"In Denmark we had a very strong support from the very highest level. Our Crown Prince was involved, our Prime Minister, our Minister of Business, so it was the whole of Denmark who loved to have this event."

That other landed big fish, the Euro 2020 gig, is also cause for satisfaction.

"Because we are a small country we can’t host the Euros alone," Lundov said. "It's not possible for us. But back in 2012 UEFA came up with this idea to spread out the tournament across Europe. And it gave us the opportunity to be part of the Euros because we could just take a little bit of the event.

"So then we were bidding for four matches together with a lot of other European cities and countries.

"I still remember Sweden were very interested to be a part of it. They came up with this brand-new huge football stadium in Stockholm. But they didn’t get a part of it.

"I think we had a very compact bid. One of our slogans was that it only takes 20 minutes from the airport to the city centre, and 20 minutes from the city centre to the stadium, and so on - it was for 2020 of course.

"But also at that time the President of the Danish Football Association was on the FIFA Executive Board, so of course he could do some work inside with his colleagues. So it was a good thing for us."

Following its hosting of the Grand Départ in 2010, Rotterdam spoke in terms of €35 million (£29 million/$40 million) of economic benefit. Lundov, however, steered clear of any speculation on that front.

"Cycling is excellent to showcase your country, but it is very difficult to measure the value of hosting," he said.

After making his opening address to the Smart Cities & Sport Summit, IOC President Thomas Bach was invited to take a seat on the stage and partake in further discussion on the topic of "Building Healthy Communities".

For much of this time he found himself looking a little awkwardly to his left as the effervescent Mia Nyegaard, who will become Copenhagen’s Mayor for Culture, Leisure and Sport in January, ranged enthusiastically over a number of topics, emphasising her city’s manifest advantages but insisting: "We need to push and aspire."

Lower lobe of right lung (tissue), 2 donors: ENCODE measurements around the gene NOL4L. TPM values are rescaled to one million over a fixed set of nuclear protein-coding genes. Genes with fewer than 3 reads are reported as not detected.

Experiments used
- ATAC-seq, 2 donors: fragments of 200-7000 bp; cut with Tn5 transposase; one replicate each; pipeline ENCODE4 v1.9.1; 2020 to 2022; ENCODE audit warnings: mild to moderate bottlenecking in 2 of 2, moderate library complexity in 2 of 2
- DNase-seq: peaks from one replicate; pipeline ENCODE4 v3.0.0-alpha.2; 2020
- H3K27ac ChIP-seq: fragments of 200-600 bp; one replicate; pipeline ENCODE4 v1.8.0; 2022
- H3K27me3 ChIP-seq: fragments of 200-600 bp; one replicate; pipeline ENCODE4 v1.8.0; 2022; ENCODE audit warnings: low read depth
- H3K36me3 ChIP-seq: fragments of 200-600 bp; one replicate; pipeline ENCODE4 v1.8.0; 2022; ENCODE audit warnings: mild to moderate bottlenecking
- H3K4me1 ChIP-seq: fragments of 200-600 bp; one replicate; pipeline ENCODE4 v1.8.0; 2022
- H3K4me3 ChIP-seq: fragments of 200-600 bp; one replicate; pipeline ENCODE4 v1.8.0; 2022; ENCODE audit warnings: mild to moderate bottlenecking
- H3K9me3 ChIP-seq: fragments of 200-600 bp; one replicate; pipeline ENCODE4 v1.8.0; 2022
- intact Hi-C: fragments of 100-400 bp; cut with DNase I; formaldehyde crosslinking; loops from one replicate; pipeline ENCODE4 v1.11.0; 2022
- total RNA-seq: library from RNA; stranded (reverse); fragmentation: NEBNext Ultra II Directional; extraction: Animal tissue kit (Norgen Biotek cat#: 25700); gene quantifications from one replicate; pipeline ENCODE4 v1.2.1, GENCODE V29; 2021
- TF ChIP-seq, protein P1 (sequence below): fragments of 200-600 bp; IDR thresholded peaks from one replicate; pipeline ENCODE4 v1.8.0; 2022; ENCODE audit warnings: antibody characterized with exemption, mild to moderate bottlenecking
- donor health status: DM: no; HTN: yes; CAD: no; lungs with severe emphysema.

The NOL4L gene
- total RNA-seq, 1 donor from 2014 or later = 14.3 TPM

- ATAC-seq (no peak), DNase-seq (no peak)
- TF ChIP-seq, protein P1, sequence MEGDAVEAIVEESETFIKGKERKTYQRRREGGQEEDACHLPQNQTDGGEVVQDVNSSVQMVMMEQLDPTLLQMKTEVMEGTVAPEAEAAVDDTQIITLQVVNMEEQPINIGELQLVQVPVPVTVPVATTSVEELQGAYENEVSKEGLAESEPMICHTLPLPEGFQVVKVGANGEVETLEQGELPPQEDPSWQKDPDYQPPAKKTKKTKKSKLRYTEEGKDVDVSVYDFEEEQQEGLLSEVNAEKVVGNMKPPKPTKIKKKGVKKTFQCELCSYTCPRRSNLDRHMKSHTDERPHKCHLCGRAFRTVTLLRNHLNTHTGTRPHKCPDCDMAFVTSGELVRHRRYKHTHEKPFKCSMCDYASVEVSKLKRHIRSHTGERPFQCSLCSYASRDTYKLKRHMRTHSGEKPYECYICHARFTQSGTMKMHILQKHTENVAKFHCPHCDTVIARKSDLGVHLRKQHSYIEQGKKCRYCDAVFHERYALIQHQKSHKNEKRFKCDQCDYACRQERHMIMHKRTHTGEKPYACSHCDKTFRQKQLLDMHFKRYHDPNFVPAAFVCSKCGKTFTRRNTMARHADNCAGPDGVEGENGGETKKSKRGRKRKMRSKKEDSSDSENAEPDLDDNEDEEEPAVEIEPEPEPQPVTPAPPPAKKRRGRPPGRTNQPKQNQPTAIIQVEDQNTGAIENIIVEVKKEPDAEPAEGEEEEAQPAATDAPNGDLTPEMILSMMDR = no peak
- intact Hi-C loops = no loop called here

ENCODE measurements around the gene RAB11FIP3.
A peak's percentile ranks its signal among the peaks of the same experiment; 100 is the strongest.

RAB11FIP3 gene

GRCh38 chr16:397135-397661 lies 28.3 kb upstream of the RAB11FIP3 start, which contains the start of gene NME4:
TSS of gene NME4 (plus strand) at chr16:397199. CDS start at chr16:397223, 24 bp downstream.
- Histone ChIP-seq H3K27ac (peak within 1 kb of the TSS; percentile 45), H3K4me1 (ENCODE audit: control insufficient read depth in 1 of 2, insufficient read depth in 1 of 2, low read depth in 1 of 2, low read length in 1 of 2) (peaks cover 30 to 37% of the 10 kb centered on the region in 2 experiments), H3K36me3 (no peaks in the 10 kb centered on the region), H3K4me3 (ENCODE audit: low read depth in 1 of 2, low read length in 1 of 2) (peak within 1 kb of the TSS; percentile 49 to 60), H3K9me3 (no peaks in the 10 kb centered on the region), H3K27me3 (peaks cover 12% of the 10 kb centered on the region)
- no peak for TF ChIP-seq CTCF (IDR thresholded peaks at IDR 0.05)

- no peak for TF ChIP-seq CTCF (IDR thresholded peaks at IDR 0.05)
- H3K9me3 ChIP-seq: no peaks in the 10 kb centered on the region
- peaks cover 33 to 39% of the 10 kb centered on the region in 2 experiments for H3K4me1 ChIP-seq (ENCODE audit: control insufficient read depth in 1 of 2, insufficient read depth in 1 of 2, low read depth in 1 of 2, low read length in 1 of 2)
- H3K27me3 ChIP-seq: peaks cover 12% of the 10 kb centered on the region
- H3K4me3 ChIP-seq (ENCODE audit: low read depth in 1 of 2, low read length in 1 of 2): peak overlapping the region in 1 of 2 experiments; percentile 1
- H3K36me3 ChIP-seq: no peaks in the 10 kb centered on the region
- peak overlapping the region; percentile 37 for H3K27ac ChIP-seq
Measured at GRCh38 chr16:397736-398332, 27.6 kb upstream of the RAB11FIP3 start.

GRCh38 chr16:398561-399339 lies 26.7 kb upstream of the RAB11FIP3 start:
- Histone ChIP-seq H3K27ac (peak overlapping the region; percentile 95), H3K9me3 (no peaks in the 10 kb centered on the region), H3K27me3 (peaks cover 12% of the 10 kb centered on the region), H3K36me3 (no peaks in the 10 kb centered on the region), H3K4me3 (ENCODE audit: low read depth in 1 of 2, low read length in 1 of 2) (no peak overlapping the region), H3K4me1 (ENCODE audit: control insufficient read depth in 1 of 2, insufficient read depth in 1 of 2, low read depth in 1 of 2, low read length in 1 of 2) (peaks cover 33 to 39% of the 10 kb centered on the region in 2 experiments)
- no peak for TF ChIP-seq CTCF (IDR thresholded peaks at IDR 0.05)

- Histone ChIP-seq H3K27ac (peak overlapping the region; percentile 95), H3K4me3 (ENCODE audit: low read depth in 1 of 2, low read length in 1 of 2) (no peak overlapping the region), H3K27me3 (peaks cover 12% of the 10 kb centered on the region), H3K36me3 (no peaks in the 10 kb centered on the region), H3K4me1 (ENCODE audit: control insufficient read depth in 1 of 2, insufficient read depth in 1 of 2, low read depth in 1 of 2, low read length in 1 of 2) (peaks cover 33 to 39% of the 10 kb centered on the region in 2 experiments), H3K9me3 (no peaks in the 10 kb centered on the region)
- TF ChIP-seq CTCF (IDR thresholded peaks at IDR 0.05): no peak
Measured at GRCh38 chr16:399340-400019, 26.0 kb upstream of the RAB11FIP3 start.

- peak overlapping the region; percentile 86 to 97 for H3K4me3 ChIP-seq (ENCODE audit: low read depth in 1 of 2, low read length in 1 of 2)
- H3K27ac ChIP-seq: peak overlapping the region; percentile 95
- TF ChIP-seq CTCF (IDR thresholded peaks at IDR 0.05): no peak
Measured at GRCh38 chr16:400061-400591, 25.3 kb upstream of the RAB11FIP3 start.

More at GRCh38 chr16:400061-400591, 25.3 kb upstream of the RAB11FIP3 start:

In regretfully leaving early due to a prior commitment - an intriguing power move given the presence of the IOC President - she suggested, with a cheeky grin to Bach, that Copenhagen might even aspire to an Olympic hosting - perhaps the Youth Olympics…

Copenhagen's incoming Mayor of Culture, Leisure and Sport, Mia Nyegaard, has floated the idea of the city bidding for a future Youth Olympics ©Getty Images
Copenhagen's incoming Mayor of Culture, Leisure and Sport, Mia Nyegaard, has floated the idea of the city bidding for a future Youth Olympics ©Getty Images

Nyegaard’s remark did not go unnoticed by the Sport Event Denmark chief executive.

"She said something very interesting! Could Copenhagen host this event? It is a good question. I still think the Youth Olympics is a great event, but perhaps a very expensive one compared with the outcome.

"But if the Mayor of Copenhagen would like to have some research about it then of course we will take participate in that and try to do the work and do some calculations.

"So it’s not a 'No' - but of course it’s not my decision. The decision will be between the National Olympic Committee of Denmark and the Government.

"But it was an arresting final note in her speech! I’m very happy for that. As she is a new person in this new Mayor position it is very good that she says now 'I love the big events and I think Copenhagen should go for a very big one.'

"Whether it should be Olympics or Youth Olympics or something else - we will see."

Upcoming events definitely inked into the impressive Copenhagen roster include the International Equestrian Federation's Jumping and Dressage World Championships next year, the Badminton World Championships, Ocean Race and World Women's Handball Championship in 2023, the UCI Track World Championships in 2024 and, in 2025, the UCI BMX World Championships.

Lundov added: "Handball is very big in Denmark and we have just won the hosting rights for two European Championships - men’s handball in 2026, and women’s in 2028."

Already a new event is being discussed for 2029 - to be announced. But what can be announced now is that football is once more a target.

“We are very much interested in the Women’s European Championship in 2025. We will bid. The process is not open yet but we will make a bid together with our friends in the Nordic region. You have it in England next year.

"It’s the next big one on our game board.